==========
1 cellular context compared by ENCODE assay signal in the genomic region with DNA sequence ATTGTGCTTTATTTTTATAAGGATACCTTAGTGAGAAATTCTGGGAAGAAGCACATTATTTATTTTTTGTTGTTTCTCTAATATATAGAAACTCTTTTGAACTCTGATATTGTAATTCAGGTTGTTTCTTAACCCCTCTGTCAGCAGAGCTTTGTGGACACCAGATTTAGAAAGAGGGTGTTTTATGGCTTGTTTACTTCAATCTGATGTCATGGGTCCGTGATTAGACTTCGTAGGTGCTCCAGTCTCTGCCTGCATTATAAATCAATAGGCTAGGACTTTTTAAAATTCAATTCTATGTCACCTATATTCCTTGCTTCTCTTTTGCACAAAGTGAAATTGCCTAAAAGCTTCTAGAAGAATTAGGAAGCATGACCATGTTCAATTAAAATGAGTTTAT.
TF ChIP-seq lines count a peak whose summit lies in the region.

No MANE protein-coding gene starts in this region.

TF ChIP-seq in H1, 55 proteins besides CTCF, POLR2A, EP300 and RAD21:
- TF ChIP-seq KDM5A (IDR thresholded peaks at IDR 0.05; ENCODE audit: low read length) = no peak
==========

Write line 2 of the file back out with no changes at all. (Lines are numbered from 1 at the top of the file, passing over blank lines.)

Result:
TF ChIP-seq lines count a peak whose summit lies in the region.